On my run last night, which took 47:51, I got to thinking about time; Specifically, where I spend it and who I spend it with. Dissecting an average work day, I see my chicks from 5pm – 9pm. If you count the glimpse I steal of them sleeping in the morning on my way downstairs and the brief encounter I sometimes get with Spike, you can add three extra minutes to that. So, that’s it. A lousy 4 hours and 3 minutes in a 24-hour day. But it gets worse.
More often than not, that’s a high estimate. If it’s a jogging night, we’re talking at least 45 minutes deducted from the already slim pot. A class at the gym? That’s 60 minutes. Girls night out? I’m lucky to get 40 minutes of face time with them. Then I start tallying the cooking, cleaning and shopping, and my soul shatters. How freaking sad is that to think about? And, if I want to further butcher those sweet seconds, I could go crazy analyzing which minutes are actually considered quality time. Time where I am doing my job as a mom rather than assuming the role of the moron multitasking bystander as their childhood playfully roars by without me.
An unfortunate series of events has granted Hank a little extra time at home during the past 7 months. As much as we joke about his temporary turn as a “househusband,” the time has truly been a gift to me. Sharing the daily chores and tasks it takes to keep this place running has given me so many more opportunities to get down and wrestle with our girls. I can chew on Sloppy Joan’s neck and listen to giggles hiss out of her four-toothed mouth, because the laundry was already started. I can do airplane until my legs give out with JoJo, because dinner’s in the works. And I can sit in awe and listen to another imaginative Spike story, because the floors got swept this morning. I’m not saying it’s fun being on the other end of the broomstick, but it has been a huge blessing for the lady of the house.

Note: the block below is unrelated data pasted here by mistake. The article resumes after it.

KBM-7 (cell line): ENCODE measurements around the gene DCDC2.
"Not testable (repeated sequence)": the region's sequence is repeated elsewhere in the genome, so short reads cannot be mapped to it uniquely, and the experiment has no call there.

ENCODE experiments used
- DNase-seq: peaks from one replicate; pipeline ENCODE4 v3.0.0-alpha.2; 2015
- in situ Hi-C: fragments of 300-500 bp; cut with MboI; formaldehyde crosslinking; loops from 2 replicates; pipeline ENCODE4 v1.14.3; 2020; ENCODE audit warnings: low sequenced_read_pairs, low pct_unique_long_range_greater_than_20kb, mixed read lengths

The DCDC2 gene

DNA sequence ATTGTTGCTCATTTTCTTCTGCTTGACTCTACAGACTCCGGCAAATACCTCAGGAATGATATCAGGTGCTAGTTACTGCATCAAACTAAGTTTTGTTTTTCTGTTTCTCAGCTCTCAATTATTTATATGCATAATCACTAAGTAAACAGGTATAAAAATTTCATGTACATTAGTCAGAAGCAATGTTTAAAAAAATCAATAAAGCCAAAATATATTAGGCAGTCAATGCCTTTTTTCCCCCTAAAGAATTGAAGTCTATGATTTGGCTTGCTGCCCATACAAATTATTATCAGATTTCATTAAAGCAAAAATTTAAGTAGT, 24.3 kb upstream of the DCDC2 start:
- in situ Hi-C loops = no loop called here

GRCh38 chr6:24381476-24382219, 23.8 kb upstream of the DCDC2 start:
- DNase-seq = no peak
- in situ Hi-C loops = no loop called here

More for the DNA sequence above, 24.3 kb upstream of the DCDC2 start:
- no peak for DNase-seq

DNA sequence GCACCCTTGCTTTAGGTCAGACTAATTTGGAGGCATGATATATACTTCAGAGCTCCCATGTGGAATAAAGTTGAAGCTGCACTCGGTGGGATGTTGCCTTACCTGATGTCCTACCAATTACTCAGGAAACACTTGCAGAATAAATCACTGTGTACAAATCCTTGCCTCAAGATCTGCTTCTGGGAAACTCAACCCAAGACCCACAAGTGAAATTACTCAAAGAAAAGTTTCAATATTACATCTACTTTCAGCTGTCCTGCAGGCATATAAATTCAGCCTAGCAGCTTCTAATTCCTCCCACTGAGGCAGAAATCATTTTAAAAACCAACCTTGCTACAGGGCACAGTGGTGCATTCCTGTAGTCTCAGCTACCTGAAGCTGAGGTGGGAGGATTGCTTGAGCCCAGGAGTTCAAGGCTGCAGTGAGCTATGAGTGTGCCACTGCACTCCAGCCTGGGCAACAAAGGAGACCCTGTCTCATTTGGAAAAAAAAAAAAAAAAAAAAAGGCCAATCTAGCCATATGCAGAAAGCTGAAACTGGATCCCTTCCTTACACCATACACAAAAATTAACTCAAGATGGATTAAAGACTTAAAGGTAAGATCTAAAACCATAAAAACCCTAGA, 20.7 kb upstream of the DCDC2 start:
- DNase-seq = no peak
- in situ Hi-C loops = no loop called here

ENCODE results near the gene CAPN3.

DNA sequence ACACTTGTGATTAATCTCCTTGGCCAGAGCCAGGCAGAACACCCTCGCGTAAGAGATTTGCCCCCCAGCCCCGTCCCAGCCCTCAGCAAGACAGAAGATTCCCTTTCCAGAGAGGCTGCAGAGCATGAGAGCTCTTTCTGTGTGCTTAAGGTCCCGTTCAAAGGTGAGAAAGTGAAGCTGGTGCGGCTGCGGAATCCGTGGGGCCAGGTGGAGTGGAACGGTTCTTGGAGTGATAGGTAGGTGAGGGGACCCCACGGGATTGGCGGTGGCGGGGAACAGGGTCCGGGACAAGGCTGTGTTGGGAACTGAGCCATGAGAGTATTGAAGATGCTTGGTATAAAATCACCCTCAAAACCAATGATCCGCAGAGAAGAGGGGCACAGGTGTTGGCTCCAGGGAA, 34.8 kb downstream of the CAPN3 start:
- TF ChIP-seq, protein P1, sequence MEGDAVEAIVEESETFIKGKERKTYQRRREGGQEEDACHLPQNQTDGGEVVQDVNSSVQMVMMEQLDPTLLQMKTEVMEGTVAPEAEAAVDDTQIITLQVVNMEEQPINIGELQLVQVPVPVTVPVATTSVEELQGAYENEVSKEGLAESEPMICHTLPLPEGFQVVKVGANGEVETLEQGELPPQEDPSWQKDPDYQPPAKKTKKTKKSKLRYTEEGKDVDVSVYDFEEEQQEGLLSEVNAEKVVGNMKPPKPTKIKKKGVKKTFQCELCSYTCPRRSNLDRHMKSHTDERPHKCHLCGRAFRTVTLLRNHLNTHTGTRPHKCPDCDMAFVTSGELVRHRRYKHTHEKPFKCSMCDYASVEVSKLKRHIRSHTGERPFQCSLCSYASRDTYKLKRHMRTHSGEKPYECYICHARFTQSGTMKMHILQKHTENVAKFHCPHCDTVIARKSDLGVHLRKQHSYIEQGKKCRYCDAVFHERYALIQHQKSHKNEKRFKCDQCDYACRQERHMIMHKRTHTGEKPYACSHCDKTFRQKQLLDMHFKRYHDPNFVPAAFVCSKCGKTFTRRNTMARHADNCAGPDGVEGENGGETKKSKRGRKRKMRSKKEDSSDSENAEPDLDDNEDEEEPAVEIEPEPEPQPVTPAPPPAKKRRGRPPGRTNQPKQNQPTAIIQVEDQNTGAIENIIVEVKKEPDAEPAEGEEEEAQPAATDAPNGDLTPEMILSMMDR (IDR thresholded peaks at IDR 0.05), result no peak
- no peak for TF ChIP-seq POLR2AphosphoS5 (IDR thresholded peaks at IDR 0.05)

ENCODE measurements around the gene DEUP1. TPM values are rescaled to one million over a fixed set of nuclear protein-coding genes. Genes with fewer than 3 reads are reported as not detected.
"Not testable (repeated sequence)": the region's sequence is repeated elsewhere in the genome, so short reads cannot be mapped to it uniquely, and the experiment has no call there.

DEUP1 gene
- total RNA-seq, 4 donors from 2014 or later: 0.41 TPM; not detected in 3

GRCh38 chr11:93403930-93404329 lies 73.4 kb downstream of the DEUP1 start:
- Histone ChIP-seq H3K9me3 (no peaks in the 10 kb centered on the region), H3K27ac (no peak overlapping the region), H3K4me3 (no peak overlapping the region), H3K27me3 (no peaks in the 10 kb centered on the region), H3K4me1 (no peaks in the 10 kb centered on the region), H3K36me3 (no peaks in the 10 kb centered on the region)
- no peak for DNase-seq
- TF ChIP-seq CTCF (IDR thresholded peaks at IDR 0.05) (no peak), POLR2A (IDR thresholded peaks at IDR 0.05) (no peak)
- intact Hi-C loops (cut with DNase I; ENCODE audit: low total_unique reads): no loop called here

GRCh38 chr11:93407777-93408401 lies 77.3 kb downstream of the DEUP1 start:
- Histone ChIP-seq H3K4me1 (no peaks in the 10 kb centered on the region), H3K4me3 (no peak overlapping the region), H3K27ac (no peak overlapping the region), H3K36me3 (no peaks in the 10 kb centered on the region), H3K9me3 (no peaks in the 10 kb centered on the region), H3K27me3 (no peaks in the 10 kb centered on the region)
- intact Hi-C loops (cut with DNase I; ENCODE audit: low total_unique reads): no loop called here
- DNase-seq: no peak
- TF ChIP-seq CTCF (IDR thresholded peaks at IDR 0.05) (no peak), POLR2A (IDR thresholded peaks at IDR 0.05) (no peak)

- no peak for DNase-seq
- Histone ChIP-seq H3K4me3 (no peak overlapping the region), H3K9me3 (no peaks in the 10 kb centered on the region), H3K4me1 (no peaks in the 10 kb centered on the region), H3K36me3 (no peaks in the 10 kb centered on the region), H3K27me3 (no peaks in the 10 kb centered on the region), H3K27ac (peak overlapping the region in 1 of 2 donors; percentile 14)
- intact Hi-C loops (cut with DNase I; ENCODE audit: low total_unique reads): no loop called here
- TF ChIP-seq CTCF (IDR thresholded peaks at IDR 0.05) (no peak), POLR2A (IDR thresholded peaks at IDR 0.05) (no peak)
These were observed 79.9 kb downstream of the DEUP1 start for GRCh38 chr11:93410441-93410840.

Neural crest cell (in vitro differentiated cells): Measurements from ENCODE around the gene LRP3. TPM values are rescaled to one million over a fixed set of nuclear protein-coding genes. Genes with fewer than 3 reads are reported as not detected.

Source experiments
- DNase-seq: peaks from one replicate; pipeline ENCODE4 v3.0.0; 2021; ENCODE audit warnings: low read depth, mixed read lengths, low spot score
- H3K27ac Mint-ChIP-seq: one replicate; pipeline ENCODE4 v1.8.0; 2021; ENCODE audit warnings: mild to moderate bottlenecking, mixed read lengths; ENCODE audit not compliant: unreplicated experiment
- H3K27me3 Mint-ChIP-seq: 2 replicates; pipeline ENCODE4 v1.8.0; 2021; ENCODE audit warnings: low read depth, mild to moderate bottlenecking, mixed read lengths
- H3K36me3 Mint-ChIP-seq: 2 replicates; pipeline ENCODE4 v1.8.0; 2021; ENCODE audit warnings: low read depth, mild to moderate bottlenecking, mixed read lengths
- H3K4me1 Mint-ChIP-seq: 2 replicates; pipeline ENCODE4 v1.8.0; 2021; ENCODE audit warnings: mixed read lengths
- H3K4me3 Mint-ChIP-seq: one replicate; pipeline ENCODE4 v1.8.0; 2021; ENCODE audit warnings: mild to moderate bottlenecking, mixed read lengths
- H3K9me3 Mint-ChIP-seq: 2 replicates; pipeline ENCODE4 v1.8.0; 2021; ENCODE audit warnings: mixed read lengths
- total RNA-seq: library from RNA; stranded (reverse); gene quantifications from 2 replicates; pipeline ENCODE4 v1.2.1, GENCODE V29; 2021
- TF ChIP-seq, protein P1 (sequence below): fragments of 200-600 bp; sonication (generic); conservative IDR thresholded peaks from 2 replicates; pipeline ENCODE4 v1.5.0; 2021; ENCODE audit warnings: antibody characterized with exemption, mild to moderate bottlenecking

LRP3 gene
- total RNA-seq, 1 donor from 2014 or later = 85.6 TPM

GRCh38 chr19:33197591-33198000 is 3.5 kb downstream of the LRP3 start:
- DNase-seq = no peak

But it’s ending. In a blink we’ll be back to two full-time working parents, with a child in kindergarten and, again, the hourglass is going to drain like a bottle of Moscato at a Mary Kay party.
I don’t know that there’s an answer or a solve for fleeting time. I’ve long yearned for the chance to go back in history, find the fool who implemented the 5-day work week, and beat him until he cries crocodile tears of regret and begs for my forgiveness, but alas, the gentleman (you know it was a man) eludes me. I’m also quite certain that the grass is greener concept is at play here. If I stayed home with my girls, truth be told, I’d probably end up hunkered down in my closet with an iPad full of Sex and the City seasons, a tapped Bota Box and a can of Reddi-wip, crying while the children beat each other into submission and the basic laws of human decency toppled one by one outside by bunker. I once asked my mother what she liked most about staying home with us kids and she said, “You know, I didn’t. Some people are meant to stay home and some people aren’t. And I wasn’t.” I respect her honesty and, while I think my kids are the most awesome specimens ever grown, I think I might not be one of those people either. Sometimes, you just can’t win.
I always try to make it matter. I want their memories with me to be full of belly laughs, muddy knees and wild adventures. I want to listen and I want to lift them up. I want them to know my eyes, rather than the top of my head or my back. I want more time, but since I can’t have that, I want more of the times you take with you; in your heart, in your dreams, in the stories you tell. Every moment spent is a moment you can’t get back and they’re fleeting at an obnoxious pace. All I can do is breathe it all in, let it fill me up with joy and let my soul’s compass point back to that feeling, that purpose, often and always.